McRaven, for example, is known as the man who commanded the raid that killed Osama bin Laden: not exactly an irrelevant credential if one is claiming to be able to discern what American military forces should or shouldn’t do. What’s more, the military is not a democratic institution: rather, it is completely technocratic and rank-based, so the votes of the rank-and-file count for very little in the military mind. No soldier would elect a drill sergeant to train him, if given the choice, but the drill sergeant does the best job of it nonetheless.

Thus, the normative claim that military leadership, to say nothing of retired military leadership, should not speak out in favor of removing a president “as soon as possible” is all well and good, but ultimately beside the point. The question of whether the brass know best about what America’s military should be doing is not merely, or even primarily, a normative question; it’s an empirical one. McRaven and his peers think they know what is good for the Republic, and also that Trump not only doesn’t know, but doesn’t particularly care.

An extraordinary claim like that, to say nothing of one being made against a superior officer, requires extraordinary evidence. At a bare minimum, it would require a very impressive record on the part not just of the person making it, but on the part of the class for which they speak. So, does McRaven’s class of technocratic Washingtonian military leadership possess that record?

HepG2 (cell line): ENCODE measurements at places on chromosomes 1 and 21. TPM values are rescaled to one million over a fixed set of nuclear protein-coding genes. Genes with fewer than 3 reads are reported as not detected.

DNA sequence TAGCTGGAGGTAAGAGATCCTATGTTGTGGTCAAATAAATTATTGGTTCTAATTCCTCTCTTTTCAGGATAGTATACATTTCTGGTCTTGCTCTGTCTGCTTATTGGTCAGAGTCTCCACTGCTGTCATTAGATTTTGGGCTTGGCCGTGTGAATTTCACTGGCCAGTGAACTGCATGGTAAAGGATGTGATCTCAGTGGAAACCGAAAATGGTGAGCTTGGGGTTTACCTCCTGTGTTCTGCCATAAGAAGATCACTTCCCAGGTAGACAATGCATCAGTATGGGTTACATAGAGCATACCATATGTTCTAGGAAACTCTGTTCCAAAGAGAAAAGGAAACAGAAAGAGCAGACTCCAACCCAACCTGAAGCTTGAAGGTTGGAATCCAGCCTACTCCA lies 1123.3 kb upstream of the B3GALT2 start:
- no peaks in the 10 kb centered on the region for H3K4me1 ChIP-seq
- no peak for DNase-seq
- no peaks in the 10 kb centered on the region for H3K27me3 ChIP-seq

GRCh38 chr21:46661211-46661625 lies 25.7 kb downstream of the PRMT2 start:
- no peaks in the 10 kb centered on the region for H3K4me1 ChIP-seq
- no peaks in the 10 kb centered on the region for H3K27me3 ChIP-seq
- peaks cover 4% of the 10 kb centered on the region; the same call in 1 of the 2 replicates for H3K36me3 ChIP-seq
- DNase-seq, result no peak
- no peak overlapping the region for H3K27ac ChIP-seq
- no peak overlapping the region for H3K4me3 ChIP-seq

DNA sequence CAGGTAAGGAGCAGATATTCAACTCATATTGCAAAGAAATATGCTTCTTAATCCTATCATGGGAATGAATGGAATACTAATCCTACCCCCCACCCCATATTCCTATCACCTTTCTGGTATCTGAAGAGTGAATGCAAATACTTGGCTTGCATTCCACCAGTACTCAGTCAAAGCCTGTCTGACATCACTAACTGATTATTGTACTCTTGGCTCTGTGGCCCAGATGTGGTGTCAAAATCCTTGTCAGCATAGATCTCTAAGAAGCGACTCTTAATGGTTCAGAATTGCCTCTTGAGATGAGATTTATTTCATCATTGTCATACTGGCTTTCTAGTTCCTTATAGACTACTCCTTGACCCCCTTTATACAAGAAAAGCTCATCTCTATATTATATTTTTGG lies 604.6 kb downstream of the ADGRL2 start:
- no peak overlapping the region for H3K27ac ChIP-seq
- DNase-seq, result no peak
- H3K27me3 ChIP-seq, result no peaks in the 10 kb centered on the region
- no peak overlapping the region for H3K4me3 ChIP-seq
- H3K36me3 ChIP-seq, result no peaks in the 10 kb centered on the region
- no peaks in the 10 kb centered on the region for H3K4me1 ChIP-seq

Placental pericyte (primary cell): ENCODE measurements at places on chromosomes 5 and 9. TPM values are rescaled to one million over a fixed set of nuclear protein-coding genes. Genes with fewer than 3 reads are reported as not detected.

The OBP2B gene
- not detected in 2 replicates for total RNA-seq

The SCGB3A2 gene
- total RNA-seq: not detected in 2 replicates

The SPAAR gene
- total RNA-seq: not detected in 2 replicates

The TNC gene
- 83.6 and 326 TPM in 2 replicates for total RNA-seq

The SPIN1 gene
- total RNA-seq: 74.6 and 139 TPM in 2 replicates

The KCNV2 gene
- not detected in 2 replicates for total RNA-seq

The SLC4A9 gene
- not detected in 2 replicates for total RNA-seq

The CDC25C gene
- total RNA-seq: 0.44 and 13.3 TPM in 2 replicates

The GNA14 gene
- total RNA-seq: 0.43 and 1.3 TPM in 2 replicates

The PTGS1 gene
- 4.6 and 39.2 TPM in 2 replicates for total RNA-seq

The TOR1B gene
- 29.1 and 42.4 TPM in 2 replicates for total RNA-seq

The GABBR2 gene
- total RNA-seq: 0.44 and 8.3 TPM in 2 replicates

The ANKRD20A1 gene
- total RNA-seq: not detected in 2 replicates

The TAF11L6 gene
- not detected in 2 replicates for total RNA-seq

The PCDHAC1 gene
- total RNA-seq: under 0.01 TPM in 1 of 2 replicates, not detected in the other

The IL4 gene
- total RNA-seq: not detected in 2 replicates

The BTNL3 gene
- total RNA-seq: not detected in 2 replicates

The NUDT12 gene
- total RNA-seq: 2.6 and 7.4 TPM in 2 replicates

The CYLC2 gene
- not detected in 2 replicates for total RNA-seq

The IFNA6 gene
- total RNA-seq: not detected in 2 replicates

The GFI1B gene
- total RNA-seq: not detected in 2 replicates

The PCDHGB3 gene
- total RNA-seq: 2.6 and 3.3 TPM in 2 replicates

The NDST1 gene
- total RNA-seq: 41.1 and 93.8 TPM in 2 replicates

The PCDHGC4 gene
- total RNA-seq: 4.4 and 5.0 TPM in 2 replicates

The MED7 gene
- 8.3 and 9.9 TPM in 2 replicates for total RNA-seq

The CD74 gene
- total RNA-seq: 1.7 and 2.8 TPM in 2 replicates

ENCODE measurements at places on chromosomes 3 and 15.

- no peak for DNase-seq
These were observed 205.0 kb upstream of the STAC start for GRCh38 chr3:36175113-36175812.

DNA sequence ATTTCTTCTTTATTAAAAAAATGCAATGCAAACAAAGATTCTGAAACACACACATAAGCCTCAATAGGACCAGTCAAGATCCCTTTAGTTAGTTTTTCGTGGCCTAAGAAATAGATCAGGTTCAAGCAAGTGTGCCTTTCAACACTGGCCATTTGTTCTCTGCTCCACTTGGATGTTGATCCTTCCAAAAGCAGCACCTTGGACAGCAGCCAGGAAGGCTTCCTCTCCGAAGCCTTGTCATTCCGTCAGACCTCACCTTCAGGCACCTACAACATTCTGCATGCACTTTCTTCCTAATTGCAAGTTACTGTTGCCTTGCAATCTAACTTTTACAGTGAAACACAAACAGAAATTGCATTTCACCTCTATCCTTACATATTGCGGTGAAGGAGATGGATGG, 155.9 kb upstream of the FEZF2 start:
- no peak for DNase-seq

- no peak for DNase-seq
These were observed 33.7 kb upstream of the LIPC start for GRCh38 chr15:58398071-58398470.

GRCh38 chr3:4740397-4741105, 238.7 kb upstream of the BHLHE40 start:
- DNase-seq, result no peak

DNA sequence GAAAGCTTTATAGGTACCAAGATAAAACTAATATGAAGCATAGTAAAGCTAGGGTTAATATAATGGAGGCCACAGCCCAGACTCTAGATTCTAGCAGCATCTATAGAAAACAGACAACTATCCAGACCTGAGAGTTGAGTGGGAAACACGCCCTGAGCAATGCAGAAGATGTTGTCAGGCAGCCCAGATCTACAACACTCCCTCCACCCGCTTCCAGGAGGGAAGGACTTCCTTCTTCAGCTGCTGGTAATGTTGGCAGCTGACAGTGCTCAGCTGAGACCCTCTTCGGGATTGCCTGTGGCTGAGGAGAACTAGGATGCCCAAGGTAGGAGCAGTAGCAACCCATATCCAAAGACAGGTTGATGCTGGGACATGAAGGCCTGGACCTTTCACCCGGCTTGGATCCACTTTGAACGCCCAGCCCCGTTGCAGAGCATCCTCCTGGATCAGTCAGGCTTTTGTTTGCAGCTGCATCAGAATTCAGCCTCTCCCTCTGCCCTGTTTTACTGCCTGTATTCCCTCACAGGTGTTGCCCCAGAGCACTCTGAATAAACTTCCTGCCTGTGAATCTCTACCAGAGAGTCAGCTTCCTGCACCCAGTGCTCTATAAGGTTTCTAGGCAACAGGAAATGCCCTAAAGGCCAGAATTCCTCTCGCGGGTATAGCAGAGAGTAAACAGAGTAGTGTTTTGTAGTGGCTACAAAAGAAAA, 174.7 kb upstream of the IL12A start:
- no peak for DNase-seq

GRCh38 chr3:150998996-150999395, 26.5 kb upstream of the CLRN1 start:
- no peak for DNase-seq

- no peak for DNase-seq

Stop laughing.

One Boondoggle After Another

Let’s review some very uncomfortable facts: in 2015, the Department of Defense tried unsuccessfully to bury an internal report showing that it had wasted nearly $125 billion on bureaucratic nonsense. According to the Washington Post, which unearthed the report, it was hidden to avoid potential budget cuts from Congress. Again, before you even get into what the Pentagon spent on its military projects, it was capable of wasting $125 billion on paper-pushing alone. Does that sound like something that belongs on the record of America’s most technocratic institution?

And let’s talk about the projects themselves. For example, what of the U.S. Navy’s littoral combat ships, which cost $360 million each and yet suffered more than four mechanical breakdowns in 2016 alone, two of which were just two days apart? Where was McRaven’s complaint about disregard for the military—particularly his own branch of it—then?

And stepping outside the Navy, what about the grand-daddy of all insanely Kafkaesque wastes of money, the F-35 Joint Strike Fighter? This program, which is designed ostensibly to produce the next generation of fighter plane, is already eight years late and hundreds of billions of dollars over-budget.